Unstoppable boar, boar, more boar everywhere
Wild pigs, the unstoppable boar ancestors of our domestic pink pigs, are not native to the Americas, north and south. They came on ships together with the first settlers from Europe as food and to be kept as valuable livestock. Back in the early days, pigs were often free roaming during the summer months, rounded up, and brought back home before winter.
Inevitably, some of the unstoppable boar avoided being rounded up and remained to continue to live free in the woods. These smartest of the smart feral pigs established breeding populations, mingled with domestic hogs when possible for mating, and began to thrive in the most inaccessible habitats they could find.
All the resilient boar need is a reliable source of water, predictable food sources, and a safe place to rest and to hide. The wild hogs take care of the rest, that is reproduction and maintaining a healthy and stable population.
In fact, the wild pigs are very adaptable to numerous diverse environments, experts in exploiting what a habitat has to offer with regard to food and survival essentials, and most skilled in adjusting to almost any change.
Most importantly, the unstoppable boar are very, very smart. They are considered by wildlife experts to be among the four smartest mammals. They are capable of learning from past experience. And wild pigs pass on this knowledge to new generations of wild pigs and, under the guidance of the alpha sow in the sounder, adjust the reproductive output of the sounder members to offset any unusual losses.
Altogether these qualities make wild boar one of the most wide-spread mammals living almost anywhere (except for the antarctic), thriving even under marginal conditions, and expanding its numbers and range steadily.
Yet, there is a dark side to unstoppable boar. Most importantly, since wild pigs are not indigenous to the Americas, they do not have any serious predators. And the few that might take on boar have been eliminated by humans to protect livestock or have been simply hunted to extinction.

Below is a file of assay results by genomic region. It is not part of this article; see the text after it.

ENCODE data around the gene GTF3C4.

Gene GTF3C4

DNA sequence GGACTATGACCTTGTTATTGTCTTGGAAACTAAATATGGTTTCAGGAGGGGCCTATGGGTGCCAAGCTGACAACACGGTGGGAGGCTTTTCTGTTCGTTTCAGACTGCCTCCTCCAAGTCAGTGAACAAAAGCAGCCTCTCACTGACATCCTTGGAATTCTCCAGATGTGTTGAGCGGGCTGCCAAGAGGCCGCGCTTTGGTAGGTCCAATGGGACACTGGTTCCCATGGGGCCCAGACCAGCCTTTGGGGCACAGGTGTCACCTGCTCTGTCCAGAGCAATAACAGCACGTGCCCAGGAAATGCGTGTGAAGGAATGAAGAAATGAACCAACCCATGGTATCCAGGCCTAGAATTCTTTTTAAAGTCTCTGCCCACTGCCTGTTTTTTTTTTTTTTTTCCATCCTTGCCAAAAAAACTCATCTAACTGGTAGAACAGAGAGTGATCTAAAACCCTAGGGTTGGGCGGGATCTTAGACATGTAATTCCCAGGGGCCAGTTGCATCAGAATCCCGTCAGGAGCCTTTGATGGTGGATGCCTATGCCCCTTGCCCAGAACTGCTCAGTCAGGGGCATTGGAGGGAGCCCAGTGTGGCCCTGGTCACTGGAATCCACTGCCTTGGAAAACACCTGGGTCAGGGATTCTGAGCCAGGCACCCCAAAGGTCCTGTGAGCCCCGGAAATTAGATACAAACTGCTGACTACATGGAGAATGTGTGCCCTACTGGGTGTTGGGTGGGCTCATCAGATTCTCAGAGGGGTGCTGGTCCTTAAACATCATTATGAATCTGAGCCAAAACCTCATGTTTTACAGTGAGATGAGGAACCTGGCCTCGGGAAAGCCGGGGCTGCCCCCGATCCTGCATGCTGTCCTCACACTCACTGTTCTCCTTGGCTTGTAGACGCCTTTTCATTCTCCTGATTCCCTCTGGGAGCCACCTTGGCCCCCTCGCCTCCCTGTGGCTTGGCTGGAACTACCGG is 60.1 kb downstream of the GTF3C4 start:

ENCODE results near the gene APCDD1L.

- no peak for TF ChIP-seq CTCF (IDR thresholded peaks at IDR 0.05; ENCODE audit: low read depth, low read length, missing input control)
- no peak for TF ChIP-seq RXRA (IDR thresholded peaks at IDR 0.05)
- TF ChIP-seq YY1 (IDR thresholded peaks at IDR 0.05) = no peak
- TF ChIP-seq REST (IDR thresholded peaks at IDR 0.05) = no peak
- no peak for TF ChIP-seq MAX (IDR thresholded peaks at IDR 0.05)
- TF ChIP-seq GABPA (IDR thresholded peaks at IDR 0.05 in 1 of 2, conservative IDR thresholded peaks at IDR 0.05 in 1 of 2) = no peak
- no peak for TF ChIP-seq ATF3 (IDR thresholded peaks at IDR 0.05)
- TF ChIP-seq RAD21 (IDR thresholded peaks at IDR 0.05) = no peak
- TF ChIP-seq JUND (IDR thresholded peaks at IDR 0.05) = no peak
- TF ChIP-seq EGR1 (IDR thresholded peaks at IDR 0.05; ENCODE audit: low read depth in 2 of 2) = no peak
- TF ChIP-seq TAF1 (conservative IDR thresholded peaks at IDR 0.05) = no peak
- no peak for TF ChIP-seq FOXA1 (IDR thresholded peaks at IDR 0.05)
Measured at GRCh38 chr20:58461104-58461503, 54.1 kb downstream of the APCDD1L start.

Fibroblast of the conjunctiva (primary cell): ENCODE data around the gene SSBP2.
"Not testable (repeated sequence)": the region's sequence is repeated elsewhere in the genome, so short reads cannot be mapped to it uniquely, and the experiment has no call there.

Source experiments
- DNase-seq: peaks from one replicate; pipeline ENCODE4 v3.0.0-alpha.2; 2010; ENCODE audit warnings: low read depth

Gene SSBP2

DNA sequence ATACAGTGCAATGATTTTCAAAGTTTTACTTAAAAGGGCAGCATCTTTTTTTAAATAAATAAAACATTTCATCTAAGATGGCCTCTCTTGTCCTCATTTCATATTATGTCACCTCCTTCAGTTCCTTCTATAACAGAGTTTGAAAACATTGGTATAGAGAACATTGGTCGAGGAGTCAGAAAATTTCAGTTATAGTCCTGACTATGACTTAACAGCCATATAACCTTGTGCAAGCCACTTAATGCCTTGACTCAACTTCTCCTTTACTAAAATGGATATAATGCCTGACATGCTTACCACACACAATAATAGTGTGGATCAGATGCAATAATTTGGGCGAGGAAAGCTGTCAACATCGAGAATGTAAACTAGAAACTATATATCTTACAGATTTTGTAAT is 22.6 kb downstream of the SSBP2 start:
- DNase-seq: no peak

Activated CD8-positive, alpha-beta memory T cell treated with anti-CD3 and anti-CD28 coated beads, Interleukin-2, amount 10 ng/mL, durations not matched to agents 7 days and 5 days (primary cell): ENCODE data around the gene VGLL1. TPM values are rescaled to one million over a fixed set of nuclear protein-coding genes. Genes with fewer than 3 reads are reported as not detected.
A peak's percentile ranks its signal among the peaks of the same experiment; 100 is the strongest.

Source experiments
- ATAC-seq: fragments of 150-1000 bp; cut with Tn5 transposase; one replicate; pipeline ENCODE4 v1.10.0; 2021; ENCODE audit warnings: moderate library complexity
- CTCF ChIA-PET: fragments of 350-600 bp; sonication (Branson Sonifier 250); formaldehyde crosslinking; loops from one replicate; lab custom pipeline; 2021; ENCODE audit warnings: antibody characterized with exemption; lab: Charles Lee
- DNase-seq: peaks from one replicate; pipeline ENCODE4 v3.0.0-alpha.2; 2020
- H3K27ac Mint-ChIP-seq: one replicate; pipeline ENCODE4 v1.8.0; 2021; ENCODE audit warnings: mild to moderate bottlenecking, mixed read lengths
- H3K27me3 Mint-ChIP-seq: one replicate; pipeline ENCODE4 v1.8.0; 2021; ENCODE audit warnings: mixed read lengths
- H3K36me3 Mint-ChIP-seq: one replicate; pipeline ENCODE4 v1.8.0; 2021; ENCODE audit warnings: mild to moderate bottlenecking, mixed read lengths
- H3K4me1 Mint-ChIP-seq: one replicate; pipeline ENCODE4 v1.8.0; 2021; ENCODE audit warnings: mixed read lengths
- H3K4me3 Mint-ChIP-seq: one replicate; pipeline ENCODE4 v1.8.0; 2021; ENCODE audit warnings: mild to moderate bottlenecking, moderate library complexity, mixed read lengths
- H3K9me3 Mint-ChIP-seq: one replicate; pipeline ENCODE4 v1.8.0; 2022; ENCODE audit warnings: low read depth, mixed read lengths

But don’t hold your breath, hunting alone will not make a big dent into feral pig populations in the United States. Neither will any method used until today. Neither traps capturing boar for slaughter and human consumption nor shooting the animals from helicopters have made a big difference. And poisoning, the favorite method of financially motivated population controllers, poses grave dangers to other wildlife and to the environment.
Texas is teeming with wild hogs, mainly on ranches that feed them and offer shelter to keep them on the ranch as a natural resource for hunters who pay for shooting a ‘wild pig’. They will continue to thrive even when other boar populations are eradicated by other, often controversial, eradication methods. These ranches are safe havens for boar that eventually can venture out to fill abandoned habitats again.
Today, almost all states of the U.S. have wild pigs. They are also at home in Mexico and now also establishing solid footholds in Canada which they use to invade new territory.
In March 2019, the Canadian Billings Gazette, for example, reported under the title “ Feral swine amass at Montana’s northern border” about a wild pig population that is ready to strike out into new territory. Photos show wild hogs only five miles from the border with Montana. It is a matter of time alone when they will have wandered into this state to use its resources for their benefit.
A study of wild pig populations in Saskatchewan published by the University of Saskatchewan followed boar populations over the past 27 years.
According to this study, during the past decade, the unstoppable boar have expanded their territory by 5,400 square miles a year in Canada. They now range 46,000 square miles over the Canadian prairie provinces alone.